A Suggestion For Dumping Chone Figgins
Like Jeff Cirillo, Carlos Silva, and many others before him, Chone Figgins came to Seattle with some fanfare and a pretty decent sized contract… and promptly fell flat on his face. To say that he’s been bad would be the understatement of the year, and at this point, it’s hard to see Figgins having any significant role on this team going forward. The team could keep him around as a super-utility guy, but he can’t really play SS/CF, so he’d be a reserve 3B/2B/LF, which just isn’t all that valuable or all that hard to find.
So, despite being owed another $17 million in salary for 2012 and 2013, Figgins probably needs to go away this winter. The team could just release him and eat the cost of his salary, but teams are often reluctant to make that kind of maneuver and essentially admit that a move was a total failure. More often, they look for some other team’s overpriced underachiever and try to make a “change of scenery” swap, hoping both players will do better in a new location with a fresh start.
My guess is that’s exactly what the M’s will try to do with Figgins this winter, and in that vein, I’d like to offer up a suggestion on one particular team to call – the San Francisco Giants. They are the unfortunate rights-holders to one Barry Zito, who has two years left on the $126 million contract he signed as a free agent in the winter of 2006. That contract was one of the biggest disasters in baseball history, and because they misjudged his talents, the Giants are still on the hook for a whopping $46 million over the next two years (including the obvious buyout of the 2014 option). That money is essentially going to be wasted, however, as the Giants crowded rotation has pushed Zito out and Bruce Bochy wouldn’t even commit to him as a starting pitcher next year. Best case scenario for the Giants, they’d have the world’s most expensive left-handed specialist on their hands.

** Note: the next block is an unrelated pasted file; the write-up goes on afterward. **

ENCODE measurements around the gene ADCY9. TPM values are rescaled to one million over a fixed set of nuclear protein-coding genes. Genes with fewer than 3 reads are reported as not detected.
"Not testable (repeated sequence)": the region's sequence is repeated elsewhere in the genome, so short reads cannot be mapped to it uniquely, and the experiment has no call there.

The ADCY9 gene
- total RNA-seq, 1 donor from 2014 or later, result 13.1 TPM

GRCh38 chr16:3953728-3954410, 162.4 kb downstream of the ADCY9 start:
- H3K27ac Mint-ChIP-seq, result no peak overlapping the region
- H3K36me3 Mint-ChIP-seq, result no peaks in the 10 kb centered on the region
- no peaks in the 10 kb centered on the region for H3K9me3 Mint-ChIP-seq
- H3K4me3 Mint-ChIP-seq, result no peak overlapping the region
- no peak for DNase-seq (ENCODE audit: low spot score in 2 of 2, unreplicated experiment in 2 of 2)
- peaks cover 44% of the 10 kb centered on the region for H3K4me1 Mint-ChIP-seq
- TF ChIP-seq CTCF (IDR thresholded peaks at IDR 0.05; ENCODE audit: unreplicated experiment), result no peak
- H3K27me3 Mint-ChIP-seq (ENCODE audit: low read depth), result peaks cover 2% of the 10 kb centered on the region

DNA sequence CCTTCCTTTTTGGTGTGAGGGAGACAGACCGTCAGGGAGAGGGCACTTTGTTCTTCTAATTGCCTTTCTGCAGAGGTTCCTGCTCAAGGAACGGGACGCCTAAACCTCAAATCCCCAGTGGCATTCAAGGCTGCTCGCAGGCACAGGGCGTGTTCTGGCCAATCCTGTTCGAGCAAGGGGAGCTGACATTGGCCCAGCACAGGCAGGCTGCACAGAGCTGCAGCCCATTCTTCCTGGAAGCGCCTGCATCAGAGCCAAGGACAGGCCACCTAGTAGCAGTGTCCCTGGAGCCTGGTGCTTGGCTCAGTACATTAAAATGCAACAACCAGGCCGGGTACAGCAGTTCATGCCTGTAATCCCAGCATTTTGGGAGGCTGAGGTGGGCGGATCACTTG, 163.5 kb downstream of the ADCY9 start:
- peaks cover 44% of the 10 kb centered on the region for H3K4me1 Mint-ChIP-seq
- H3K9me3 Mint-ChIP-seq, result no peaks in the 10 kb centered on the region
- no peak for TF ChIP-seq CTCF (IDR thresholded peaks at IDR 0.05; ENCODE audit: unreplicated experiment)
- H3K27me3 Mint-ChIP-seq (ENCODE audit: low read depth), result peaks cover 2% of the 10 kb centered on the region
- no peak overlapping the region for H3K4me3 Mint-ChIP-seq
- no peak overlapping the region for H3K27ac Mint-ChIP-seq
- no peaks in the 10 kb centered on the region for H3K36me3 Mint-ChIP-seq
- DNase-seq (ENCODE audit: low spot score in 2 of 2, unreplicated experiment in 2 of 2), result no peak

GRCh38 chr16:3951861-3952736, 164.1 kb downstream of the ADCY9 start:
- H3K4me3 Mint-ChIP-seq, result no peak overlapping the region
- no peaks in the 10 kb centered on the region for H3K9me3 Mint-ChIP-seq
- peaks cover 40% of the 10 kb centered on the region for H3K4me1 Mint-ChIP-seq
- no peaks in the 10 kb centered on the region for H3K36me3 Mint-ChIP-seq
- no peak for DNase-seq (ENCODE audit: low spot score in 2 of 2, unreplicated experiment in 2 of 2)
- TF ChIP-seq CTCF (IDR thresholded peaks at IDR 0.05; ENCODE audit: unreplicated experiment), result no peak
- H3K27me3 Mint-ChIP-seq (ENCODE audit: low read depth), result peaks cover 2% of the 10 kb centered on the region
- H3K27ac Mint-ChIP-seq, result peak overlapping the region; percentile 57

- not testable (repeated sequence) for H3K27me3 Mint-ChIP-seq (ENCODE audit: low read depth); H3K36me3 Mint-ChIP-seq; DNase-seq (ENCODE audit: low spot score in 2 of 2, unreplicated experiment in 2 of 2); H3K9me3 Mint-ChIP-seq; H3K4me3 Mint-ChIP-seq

That’s not a good situation for anyone, and if they can convince Zito to waive his no-trade clause (which shouldn’t be that hard if he’s staring at a relief role for the next two years), shipping him to a team that would give him a chance to start would probably be best for everyone. Enter the Mariners.
Right now, the M’s have three decent Major League starting pitchers in the organization – Felix, Pineda, and Vargas. Blake Beavan doesn’t miss enough bats to be more than a replacement level placeholder, while Charlie Furbush belongs in the bullpen, where he can be used situationally to match-up against left-handed batters. Yes, there are some good arms in the farm system, but counting on Danny Hultzen or James Paxton to make the rotation out of spring training is asking too much of them, and the organization is best served by not rushing its best prospects to the majors too quickly.
Zito isn’t exactly anyone’s idea of an ace anymore, but he is a left-handed fly ball guy whose skills are fairly well suited to Safeco Field, and before this season, he’d been one of the game’s most durable pitchers. Having a guy who can soak up innings at the back of the rotation, even if they aren’t the highest quality innings around, has some usefulness for a team with as little high level pitching depth as the Mariners.
If nothing else, the M’s have the ability to find out if Zito is finished as a Major League starter or not. They could give him 10-15 starts next year to see if he’s got anything left, and if not, replace him come summertime with a guy like Paxton or Hultzen. If he manages a career rejuvenation, you might even be able to move him at the trading deadline and get the buying team to pick up some of the salary the Mariners are on the hook for, thus defraying some of the cost of the original Figgins signing.
There’s basically no chance that Figgins undergoes that kind of career revitalization in Seattle. It’s unclear how he’d even manage to get on the field regularly enough to get his career going again. However, the M’s would have a use for a veteran back-end lefty who could fill a rotation spot for the first few months of 2012 at the least.
For a National League team like the Giants, Figgins’s versatility would be more significant, and they have enough question marks on the position player side of things to give him a look at various spots on the field. At the least, he’d provide more value to their team than keeping Zito around in a relief role would.
With the $29 million difference in salaries over the next two years, the Giants would have to eat a lot of cash to make an even one-for-one swap, but they’re not going to be able to move Zito without picking up nearly all of the money he’s due anyway. At least in a Figgins for Zito swap, both teams can give themselves a chance to salvage something from a free agent signing gone wrong.